The module is intended to examine a wide range of social and political issues in contemporary Buddhism in Southeast Asia. It explores some of the changes affecting Asian Buddhist communities in the context of modernity consequent upon the encounter with the West and the subsequent arrival of world views and secular values that challenge the traditional outlooks and ways of life. The module is designed for students who want to understand how Buddhism is lived and how its tradition is being transformed in Southeast Asia, affected by colonialism, socialism, nationalism, secularism, development and social change. It is primarily aimed to examine the intersection between religion, politics and society. Some of the themes covered are: religious origin of political legitimation, politicization of the Sangha, the role of monks, power of the laity, the other-worldly charisma of arahant, Buddhist fundamentalism, socially engaged Buddhism, nuns and the contemporary bhikkhuni revival movement.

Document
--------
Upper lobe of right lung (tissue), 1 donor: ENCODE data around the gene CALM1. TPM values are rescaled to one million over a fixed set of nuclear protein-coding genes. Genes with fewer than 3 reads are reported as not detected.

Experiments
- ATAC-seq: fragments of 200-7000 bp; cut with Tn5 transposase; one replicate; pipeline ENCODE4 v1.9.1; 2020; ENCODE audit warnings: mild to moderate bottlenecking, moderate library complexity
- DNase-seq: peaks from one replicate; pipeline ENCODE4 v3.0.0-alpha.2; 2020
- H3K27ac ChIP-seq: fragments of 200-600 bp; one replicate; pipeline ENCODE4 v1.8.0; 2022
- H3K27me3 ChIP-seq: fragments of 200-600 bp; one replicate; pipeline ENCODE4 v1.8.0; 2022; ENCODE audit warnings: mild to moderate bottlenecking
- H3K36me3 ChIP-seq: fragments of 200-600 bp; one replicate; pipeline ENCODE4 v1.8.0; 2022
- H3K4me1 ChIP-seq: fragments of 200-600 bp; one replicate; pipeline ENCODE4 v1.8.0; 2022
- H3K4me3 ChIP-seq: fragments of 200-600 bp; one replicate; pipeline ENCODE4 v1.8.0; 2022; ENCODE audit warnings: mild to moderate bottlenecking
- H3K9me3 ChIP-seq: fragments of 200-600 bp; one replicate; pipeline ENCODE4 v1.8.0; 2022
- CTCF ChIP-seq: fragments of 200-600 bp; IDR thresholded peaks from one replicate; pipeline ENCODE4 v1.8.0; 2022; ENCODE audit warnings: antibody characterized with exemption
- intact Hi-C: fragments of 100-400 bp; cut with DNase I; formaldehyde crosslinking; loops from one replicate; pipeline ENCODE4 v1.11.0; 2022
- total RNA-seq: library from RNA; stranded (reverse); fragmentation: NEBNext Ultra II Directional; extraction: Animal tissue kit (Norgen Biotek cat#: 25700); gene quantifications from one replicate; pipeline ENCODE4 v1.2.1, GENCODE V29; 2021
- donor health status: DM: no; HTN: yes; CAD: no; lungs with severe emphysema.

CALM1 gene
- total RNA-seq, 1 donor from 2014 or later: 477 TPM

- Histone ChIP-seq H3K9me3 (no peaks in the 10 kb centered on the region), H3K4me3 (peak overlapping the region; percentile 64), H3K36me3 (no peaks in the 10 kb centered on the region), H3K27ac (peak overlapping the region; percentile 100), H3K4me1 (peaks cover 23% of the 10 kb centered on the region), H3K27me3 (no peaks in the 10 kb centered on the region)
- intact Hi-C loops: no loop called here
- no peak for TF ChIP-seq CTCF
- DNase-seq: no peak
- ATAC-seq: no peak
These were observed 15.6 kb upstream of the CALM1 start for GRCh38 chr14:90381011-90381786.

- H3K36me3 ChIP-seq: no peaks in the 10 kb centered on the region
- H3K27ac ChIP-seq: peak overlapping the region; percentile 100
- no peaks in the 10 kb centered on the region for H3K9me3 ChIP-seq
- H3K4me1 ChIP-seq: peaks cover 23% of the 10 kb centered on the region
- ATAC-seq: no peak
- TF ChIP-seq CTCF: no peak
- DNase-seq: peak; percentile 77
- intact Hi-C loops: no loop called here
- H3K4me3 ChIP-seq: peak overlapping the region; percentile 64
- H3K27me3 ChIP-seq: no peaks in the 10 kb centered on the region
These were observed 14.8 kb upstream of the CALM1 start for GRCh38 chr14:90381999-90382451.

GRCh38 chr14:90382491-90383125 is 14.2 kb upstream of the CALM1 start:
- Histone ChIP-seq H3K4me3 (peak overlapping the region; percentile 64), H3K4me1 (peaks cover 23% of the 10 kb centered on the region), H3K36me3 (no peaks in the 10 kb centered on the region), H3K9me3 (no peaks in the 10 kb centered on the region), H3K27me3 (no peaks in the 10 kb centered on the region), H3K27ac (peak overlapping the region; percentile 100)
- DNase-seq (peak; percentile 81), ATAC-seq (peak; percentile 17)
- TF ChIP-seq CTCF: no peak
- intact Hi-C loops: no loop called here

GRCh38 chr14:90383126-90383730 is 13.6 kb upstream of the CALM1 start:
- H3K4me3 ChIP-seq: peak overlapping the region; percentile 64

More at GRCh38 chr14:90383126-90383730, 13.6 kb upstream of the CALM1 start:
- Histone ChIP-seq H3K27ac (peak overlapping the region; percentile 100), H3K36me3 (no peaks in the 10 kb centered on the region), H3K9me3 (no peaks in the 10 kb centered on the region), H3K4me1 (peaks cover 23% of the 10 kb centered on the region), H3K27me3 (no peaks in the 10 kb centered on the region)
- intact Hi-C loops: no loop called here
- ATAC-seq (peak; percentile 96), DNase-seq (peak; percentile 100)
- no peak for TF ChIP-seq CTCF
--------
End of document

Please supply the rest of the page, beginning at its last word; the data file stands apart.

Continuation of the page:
Harris, I. (ed.) Buddhism and Politics in Twentieth-century Asia
Jackson, P. Buddhism, Legitimation, and Conflict
Jerryson, M. & M. Juergensmeyer (eds.) Buddhist Warfare
Ling, T. (ed.) Buddhist Trends in Southeast Asia